The Personality Inventory DSM-5 (PID-5) was created to measure personality pathology and help in the development of a dimensional conceptualization of personality disorders (Krueger, Derringer, Markon, Watson, & Skodol, 2012). It measures five maladaptive personality traits: Negative Affect, Detachment, Antagonism, Disinhibition and Psychoticism. The PID-5 has also garnered significant support for its hierarchical structure, five-factor structure across samples and translations, and its ability to predict variance in internalizing and externalizing disorders (Krueger & Markon, 2014). The current study builds on this literature by translating the PID-5 into Spanish spoken in Latin America and testing the replicability of the five-factor structure, reliability, and validity of the PID-5-Sp facets in a Hispanic sample. Using Mechanical Turk, 305 participants completed the PID-5-Spanish, Patient Health Questionnaire (PHQ-9), Generalized Anxiety Disorder (GAD7), Aggression Questionnaire-Revised (AQ-R) and the Big Five Inventory (BFI). EFA suggested a three-factor structure that resulted in two small factors that were conceptually similar to Antagonism and Detachment and one large global general distress factor. CFA results indicated that a five-factor solution had a poor fit for the current sample. Reliability was acceptable for most facets (α = .60-.95, M= .85). In general, PID-5-Sp domains showed moderate to strong correlations with theoretically congruent normative traits, with exception of Psychoticism, which was not significantly correlated with Openness to Experience (r = -.08, p = > .05). As expected, Detachment and Negative Affect predicted GAD-7 and PHQ-9 scores. Aggression scores were predicted by Negative Affect, Antagonism and Disinhibition. Overall, the PID-5-Sp partially replicated previous validity and reliability findings. However, future research is needed to further test the five-factor structure and its replicability in non-Western samples.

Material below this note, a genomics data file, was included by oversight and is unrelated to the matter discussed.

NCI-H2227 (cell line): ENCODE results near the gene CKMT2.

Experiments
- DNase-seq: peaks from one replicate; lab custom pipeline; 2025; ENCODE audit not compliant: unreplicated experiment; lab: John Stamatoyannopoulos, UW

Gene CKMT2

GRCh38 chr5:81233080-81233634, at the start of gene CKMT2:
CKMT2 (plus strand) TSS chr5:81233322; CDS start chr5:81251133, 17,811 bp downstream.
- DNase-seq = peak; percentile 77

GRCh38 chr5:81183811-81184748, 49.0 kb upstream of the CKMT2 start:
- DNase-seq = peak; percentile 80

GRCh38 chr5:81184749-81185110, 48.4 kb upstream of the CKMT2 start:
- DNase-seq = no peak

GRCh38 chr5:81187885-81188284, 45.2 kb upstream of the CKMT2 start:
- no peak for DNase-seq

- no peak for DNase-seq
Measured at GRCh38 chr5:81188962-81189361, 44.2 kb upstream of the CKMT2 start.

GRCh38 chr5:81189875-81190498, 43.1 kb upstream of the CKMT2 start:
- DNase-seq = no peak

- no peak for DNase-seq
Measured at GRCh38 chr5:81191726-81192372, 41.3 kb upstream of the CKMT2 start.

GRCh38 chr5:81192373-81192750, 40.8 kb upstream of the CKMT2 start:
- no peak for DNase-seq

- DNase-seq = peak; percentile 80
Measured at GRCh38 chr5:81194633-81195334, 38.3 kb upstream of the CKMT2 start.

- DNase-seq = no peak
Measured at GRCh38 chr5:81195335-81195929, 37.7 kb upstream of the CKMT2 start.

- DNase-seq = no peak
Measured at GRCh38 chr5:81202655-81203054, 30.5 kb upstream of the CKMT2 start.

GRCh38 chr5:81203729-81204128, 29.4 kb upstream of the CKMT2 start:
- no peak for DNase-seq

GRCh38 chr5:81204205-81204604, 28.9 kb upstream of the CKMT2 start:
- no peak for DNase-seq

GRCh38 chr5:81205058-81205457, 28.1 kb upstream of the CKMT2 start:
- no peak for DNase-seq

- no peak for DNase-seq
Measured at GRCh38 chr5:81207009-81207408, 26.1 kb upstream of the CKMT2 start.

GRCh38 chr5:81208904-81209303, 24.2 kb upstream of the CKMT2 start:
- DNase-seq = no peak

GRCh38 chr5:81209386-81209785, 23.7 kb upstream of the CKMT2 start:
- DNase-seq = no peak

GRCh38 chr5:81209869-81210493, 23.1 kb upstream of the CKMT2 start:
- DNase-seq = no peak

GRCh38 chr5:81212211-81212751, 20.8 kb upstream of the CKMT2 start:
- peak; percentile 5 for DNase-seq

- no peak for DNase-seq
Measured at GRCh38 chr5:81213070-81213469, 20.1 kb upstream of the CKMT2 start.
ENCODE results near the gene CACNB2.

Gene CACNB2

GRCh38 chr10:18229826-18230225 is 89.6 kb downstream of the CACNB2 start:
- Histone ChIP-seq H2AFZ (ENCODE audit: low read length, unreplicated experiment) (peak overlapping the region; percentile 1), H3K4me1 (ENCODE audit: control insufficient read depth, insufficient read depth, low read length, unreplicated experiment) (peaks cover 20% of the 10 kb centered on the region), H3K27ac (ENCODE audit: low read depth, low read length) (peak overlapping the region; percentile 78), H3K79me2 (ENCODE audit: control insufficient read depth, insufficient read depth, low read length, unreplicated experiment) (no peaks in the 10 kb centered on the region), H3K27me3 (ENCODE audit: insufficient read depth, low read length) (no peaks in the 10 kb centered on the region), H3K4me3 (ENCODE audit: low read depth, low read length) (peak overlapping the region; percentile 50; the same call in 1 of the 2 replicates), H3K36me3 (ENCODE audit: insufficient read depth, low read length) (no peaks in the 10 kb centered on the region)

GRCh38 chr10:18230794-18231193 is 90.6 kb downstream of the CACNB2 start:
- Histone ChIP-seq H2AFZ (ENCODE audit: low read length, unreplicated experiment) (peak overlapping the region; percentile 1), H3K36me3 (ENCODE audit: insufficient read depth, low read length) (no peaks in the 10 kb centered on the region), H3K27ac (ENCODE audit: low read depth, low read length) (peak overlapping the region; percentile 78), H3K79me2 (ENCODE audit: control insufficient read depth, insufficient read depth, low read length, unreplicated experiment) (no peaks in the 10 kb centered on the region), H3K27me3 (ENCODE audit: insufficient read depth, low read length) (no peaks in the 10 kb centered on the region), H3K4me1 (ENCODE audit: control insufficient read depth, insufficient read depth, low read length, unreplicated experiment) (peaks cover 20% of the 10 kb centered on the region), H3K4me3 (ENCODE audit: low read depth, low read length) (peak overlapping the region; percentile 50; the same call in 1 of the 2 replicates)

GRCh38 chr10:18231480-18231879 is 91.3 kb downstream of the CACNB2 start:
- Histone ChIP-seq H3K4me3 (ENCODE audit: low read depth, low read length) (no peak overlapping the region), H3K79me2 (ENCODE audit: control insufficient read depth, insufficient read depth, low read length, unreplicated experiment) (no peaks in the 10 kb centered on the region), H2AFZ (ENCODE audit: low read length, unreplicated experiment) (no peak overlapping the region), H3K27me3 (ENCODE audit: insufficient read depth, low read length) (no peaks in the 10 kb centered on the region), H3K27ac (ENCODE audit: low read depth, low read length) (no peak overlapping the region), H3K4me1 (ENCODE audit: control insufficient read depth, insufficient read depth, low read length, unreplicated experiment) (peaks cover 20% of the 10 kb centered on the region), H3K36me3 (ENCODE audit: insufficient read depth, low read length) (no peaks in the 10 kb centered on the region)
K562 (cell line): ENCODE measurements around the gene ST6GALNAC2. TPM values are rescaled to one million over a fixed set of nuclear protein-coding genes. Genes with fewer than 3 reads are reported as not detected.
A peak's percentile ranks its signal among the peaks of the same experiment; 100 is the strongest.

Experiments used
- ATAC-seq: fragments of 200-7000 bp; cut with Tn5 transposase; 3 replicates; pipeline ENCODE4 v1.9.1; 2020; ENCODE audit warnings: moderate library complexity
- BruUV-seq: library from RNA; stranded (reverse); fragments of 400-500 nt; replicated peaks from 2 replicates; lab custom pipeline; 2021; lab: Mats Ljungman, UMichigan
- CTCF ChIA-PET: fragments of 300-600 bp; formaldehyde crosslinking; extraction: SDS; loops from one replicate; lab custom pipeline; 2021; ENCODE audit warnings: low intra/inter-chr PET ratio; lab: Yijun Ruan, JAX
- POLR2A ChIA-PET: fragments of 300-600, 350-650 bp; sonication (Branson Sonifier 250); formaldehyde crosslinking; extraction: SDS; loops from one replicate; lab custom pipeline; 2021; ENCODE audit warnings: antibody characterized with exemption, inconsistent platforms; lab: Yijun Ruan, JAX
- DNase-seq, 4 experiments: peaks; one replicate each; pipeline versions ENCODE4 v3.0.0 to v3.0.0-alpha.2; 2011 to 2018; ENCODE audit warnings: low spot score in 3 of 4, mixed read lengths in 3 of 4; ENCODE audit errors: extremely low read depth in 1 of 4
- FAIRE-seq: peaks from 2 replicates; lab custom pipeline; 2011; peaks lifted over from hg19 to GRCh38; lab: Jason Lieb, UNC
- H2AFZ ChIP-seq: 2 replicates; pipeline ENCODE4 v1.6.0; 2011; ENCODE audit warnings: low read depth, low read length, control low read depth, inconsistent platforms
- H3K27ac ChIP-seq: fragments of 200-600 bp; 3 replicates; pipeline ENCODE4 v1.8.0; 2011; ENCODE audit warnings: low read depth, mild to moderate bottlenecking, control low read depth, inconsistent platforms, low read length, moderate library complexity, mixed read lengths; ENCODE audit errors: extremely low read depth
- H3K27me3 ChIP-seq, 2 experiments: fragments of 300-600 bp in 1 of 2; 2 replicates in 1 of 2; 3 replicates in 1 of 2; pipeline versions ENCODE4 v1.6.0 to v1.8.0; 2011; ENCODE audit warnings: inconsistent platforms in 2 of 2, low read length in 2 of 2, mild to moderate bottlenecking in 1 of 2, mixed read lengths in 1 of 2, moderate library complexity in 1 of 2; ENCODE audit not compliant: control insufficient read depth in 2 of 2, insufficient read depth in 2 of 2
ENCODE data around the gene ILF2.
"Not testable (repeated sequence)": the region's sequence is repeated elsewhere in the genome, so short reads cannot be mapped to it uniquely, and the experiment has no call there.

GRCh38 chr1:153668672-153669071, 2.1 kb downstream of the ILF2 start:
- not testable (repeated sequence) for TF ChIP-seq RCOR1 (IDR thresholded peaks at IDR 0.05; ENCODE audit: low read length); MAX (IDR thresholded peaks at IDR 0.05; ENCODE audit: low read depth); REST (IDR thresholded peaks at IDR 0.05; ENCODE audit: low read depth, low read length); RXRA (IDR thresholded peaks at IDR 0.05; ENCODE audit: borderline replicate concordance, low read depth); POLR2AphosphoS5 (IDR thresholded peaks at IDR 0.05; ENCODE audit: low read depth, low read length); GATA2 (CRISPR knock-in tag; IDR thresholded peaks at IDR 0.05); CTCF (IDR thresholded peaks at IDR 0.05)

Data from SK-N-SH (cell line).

College and Department

Family, Home, and Social Sciences; Psychology



Date Submitted


Document Type





PID-5, Spanish, Hispanics, Five-Factor Model, personality assessment